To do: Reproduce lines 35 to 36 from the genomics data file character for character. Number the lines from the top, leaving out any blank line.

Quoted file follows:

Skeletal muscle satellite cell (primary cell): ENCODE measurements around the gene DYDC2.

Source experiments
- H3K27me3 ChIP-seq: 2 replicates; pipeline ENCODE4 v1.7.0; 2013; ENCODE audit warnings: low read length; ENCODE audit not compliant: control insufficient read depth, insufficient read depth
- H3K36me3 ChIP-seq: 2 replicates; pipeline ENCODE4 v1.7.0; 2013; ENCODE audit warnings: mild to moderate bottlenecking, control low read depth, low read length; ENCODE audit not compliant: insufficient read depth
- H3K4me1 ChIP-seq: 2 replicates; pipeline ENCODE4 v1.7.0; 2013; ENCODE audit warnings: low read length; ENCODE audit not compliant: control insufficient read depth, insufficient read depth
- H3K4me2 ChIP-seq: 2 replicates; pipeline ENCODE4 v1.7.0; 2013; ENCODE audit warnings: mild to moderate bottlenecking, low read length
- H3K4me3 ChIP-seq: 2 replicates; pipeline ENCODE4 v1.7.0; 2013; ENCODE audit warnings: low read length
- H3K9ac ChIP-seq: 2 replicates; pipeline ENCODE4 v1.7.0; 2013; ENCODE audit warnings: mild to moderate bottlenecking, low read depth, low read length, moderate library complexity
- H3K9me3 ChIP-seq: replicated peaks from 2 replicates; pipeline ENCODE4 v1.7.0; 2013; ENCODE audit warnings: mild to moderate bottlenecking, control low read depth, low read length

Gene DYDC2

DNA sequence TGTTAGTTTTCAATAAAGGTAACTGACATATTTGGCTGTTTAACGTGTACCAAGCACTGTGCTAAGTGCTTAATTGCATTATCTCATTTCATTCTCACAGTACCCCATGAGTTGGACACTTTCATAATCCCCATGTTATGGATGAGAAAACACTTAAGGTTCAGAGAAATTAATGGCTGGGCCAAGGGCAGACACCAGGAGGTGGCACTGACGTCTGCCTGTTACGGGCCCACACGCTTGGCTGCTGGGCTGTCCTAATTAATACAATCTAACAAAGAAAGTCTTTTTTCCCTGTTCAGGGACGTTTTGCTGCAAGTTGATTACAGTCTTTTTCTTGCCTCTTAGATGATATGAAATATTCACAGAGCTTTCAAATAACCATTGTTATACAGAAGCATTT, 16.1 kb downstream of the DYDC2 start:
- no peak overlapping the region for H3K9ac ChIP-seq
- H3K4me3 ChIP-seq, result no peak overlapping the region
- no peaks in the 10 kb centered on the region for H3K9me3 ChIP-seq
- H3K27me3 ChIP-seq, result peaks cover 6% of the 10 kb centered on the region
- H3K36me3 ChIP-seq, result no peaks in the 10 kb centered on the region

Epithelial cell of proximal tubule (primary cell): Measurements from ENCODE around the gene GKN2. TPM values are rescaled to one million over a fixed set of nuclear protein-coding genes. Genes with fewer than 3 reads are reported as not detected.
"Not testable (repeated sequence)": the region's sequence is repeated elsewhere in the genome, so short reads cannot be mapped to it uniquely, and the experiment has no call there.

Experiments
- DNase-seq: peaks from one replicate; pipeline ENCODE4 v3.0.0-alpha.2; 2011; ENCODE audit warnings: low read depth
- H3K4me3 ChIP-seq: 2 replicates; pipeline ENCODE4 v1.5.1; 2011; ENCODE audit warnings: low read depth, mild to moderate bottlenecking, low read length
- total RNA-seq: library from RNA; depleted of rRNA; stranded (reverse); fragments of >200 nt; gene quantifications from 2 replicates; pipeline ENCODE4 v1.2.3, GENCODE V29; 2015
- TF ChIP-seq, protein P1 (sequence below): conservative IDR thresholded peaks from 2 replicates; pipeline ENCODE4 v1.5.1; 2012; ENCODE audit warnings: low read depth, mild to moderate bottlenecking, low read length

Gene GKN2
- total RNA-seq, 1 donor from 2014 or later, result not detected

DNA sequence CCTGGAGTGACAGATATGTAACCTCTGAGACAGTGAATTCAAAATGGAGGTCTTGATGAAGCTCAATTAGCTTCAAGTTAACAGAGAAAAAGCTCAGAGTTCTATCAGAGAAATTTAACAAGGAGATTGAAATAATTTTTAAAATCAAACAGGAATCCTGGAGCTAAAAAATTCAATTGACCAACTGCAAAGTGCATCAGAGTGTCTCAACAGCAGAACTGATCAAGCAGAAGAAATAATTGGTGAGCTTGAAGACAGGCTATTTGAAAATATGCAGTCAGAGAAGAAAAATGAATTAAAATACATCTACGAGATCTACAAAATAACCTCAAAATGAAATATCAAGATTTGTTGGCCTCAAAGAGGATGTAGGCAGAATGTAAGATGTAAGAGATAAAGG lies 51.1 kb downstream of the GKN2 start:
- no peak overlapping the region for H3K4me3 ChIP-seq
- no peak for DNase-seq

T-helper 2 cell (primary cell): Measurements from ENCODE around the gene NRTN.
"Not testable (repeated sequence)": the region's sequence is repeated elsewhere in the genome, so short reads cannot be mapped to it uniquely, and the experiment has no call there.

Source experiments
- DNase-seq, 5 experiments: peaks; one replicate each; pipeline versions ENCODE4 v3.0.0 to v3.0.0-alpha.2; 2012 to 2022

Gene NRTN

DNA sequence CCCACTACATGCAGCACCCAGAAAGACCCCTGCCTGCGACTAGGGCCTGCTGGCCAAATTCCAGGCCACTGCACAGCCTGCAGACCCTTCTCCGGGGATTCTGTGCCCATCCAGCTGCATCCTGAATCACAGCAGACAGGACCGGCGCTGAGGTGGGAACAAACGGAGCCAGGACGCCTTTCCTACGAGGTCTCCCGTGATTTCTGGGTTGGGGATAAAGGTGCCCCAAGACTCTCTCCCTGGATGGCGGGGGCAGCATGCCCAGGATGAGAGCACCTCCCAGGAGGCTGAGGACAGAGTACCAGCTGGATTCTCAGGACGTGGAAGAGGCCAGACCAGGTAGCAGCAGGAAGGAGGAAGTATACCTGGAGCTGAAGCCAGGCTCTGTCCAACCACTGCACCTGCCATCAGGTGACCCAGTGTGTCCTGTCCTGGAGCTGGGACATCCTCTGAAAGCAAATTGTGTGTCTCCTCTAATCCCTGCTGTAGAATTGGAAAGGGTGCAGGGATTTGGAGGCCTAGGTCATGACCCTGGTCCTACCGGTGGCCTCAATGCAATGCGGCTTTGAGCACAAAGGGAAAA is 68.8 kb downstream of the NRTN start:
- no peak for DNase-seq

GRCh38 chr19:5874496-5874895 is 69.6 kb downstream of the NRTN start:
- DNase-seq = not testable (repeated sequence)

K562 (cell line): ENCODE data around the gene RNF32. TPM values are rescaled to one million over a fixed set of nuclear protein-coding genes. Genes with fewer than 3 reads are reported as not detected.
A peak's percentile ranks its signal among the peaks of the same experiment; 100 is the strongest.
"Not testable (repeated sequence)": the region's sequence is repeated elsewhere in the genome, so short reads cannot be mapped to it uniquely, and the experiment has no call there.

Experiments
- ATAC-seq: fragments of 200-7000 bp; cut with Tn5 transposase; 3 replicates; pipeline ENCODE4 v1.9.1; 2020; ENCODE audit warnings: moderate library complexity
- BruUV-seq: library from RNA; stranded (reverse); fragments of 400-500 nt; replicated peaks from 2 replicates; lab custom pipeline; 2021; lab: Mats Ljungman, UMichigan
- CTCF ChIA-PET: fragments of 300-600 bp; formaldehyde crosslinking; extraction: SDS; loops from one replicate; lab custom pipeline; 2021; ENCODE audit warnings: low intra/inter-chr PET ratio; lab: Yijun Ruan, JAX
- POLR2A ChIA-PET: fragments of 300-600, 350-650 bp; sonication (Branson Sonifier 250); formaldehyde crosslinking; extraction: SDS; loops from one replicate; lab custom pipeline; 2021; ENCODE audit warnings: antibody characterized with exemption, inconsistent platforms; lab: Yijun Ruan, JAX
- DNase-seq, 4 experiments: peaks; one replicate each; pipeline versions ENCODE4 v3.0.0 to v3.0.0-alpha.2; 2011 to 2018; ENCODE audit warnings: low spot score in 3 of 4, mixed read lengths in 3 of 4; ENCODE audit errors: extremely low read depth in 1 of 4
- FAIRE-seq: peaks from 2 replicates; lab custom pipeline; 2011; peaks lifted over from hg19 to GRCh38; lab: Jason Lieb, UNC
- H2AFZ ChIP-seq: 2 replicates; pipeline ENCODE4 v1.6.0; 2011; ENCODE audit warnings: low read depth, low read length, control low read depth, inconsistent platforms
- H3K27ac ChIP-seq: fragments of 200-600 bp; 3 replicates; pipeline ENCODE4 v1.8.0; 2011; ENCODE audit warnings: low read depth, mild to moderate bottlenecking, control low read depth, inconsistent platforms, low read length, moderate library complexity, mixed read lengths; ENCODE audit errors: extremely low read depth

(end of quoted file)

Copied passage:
- no peak for DNase-seq

GRCh38 chr19:5874496-5874895 is 69.6 kb downstream of the NRTN start: